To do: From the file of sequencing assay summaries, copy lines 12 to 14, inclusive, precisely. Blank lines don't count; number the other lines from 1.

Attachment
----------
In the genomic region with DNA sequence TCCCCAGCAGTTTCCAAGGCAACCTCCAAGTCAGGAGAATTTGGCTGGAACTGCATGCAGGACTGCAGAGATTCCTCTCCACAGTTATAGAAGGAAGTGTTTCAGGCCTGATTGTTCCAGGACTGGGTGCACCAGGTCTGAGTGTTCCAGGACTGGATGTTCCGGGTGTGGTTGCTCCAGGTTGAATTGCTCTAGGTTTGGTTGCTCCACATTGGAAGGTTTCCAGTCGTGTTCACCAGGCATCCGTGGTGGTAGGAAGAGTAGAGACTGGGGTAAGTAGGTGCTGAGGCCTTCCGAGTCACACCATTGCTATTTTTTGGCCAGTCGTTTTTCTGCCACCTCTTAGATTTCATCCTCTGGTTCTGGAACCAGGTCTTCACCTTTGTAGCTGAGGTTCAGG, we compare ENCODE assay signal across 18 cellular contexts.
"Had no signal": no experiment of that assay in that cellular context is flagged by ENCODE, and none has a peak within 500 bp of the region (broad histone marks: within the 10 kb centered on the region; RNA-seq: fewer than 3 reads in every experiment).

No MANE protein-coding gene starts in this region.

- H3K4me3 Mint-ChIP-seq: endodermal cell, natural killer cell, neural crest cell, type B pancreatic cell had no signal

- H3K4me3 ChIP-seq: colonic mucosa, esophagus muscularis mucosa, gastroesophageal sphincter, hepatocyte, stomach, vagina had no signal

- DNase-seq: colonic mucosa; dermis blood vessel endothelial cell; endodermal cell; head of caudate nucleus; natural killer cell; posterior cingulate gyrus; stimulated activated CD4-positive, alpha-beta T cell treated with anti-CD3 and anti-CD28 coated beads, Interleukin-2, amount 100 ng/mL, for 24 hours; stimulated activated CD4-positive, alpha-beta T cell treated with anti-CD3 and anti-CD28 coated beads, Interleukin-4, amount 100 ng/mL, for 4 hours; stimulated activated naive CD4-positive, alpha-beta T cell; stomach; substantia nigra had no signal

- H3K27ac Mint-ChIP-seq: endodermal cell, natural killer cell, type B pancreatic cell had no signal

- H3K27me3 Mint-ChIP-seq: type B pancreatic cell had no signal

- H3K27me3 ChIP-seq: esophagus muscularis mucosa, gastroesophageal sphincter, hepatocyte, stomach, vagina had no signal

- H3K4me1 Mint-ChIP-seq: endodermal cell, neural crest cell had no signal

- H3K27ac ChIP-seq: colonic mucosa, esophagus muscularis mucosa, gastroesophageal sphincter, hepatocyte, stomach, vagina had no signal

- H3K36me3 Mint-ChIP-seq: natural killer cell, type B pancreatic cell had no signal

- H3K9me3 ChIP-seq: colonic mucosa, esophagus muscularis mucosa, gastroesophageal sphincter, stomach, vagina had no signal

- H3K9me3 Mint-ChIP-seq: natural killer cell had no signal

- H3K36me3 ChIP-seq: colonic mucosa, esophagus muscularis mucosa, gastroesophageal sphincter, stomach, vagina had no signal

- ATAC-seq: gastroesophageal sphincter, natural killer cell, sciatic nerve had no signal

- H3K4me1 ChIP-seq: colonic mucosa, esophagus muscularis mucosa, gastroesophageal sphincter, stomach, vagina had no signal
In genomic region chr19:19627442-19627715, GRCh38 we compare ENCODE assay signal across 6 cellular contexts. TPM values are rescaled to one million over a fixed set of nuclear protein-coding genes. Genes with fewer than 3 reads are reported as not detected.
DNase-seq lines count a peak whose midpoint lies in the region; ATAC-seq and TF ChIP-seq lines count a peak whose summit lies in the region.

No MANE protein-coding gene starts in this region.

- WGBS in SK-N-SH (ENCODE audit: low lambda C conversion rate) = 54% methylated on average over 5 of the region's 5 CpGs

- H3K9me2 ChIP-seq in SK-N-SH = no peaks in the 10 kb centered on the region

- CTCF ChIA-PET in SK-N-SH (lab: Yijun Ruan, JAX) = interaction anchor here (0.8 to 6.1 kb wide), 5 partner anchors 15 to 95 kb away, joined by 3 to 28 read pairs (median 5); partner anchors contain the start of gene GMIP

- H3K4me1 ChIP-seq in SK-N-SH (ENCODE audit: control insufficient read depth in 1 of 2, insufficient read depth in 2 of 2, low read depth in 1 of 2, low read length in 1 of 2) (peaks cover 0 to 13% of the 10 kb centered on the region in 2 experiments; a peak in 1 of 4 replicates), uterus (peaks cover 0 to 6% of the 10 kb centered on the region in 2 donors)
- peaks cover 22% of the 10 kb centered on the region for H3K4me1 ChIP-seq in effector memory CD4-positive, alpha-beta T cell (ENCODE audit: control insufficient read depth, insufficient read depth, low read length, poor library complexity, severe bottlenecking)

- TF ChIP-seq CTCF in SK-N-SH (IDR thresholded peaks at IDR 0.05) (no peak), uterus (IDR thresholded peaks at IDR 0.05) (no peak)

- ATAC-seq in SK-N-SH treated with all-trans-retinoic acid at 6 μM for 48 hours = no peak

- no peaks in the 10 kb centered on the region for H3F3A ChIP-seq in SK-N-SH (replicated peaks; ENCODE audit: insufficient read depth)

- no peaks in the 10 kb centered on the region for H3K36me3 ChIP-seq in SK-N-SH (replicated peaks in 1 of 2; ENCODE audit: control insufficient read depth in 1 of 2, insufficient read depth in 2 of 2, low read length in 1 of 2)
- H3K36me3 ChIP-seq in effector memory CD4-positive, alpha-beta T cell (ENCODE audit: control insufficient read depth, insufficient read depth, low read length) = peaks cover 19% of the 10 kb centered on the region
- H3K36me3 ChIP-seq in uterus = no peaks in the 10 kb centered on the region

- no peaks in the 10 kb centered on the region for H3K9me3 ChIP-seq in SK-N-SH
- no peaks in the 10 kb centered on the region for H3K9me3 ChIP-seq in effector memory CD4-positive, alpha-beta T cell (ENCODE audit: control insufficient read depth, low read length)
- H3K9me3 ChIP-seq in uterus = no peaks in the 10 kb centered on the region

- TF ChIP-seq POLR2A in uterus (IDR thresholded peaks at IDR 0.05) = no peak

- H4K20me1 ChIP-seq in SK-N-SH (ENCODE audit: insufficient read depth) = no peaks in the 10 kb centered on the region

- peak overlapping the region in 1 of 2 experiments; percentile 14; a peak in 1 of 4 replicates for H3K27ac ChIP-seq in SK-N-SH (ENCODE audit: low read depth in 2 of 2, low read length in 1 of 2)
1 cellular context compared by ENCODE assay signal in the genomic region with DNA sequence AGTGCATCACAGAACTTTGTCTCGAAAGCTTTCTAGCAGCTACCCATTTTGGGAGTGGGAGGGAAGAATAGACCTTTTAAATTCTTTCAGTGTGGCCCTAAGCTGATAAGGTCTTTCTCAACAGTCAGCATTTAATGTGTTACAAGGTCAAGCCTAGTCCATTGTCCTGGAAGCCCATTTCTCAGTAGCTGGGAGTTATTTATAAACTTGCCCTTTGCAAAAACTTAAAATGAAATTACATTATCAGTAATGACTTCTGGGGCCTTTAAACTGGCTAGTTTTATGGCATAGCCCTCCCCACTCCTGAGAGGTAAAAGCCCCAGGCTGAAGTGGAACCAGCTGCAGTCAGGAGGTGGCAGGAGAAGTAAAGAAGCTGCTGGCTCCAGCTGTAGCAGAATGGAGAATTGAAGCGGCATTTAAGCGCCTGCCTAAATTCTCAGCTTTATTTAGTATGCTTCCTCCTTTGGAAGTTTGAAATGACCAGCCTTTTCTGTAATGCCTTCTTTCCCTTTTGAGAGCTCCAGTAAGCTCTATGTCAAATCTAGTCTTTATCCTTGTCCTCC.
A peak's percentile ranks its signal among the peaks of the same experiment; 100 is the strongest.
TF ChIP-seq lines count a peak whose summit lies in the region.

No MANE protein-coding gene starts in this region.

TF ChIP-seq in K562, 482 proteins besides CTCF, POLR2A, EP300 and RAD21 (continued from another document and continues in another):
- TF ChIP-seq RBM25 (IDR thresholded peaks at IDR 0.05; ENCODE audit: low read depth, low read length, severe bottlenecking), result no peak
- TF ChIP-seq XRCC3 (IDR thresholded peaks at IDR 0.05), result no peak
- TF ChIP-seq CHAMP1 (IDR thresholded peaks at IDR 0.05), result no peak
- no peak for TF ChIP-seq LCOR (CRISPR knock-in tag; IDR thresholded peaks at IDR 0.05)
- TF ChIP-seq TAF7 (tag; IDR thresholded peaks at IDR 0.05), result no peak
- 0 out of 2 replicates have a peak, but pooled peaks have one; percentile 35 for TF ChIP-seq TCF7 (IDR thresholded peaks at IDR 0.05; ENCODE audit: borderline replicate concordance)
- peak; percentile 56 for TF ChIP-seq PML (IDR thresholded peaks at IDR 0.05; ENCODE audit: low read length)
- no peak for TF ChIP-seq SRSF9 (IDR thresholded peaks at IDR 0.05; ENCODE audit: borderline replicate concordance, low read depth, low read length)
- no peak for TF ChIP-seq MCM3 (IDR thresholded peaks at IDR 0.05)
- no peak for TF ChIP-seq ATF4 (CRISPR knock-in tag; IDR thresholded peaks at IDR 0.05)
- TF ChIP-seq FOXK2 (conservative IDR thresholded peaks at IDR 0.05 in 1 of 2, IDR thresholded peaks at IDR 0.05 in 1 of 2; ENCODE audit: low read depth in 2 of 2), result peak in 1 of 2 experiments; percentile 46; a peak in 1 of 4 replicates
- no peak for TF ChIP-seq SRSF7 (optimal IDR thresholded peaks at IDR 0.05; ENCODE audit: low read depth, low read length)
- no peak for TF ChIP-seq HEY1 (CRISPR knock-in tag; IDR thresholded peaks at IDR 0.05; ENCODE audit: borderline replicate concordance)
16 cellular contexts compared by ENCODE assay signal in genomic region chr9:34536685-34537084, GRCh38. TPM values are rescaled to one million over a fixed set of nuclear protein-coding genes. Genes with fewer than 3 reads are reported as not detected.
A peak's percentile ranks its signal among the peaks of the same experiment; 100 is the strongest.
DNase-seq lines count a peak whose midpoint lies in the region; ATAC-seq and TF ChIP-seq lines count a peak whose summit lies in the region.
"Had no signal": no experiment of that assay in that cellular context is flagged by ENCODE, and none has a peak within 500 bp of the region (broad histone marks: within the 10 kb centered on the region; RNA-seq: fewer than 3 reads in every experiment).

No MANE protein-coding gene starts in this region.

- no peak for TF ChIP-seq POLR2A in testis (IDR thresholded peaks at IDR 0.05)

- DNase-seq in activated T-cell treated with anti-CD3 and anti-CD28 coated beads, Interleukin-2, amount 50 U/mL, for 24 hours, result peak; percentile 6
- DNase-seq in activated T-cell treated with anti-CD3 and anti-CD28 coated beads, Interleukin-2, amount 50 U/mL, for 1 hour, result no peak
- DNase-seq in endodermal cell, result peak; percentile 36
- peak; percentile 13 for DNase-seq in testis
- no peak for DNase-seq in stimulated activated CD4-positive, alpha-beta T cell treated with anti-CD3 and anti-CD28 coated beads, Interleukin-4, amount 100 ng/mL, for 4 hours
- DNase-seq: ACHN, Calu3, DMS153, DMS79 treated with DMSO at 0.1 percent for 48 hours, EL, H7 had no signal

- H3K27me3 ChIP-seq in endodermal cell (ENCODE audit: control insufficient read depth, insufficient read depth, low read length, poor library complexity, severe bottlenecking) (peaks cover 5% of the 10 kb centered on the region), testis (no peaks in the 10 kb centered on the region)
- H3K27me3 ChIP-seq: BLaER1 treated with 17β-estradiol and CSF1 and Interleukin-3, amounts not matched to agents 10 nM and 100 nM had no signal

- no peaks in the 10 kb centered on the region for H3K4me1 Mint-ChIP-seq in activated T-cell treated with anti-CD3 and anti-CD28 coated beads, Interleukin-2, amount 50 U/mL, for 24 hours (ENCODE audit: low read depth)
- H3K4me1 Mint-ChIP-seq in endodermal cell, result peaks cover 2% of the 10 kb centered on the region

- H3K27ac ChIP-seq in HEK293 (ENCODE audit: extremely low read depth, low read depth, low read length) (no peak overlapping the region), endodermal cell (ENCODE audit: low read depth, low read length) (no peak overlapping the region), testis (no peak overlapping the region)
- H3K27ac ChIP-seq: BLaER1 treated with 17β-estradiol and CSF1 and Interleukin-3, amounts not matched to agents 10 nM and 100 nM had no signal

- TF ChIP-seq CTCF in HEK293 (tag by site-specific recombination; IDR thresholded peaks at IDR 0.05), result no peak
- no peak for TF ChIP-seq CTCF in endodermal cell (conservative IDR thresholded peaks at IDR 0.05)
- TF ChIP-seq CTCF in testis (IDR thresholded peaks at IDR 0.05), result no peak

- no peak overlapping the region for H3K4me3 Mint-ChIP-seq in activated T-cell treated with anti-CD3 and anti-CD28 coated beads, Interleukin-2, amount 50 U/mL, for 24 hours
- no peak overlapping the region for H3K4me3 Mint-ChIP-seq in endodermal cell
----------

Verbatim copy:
- H3K36me3 Mint-ChIP-seq: natural killer cell, type B pancreatic cell had no signal

- H3K9me3 ChIP-seq: colonic mucosa, esophagus muscularis mucosa, gastroesophageal sphincter, stomach, vagina had no signal

- H3K9me3 Mint-ChIP-seq: natural killer cell had no signal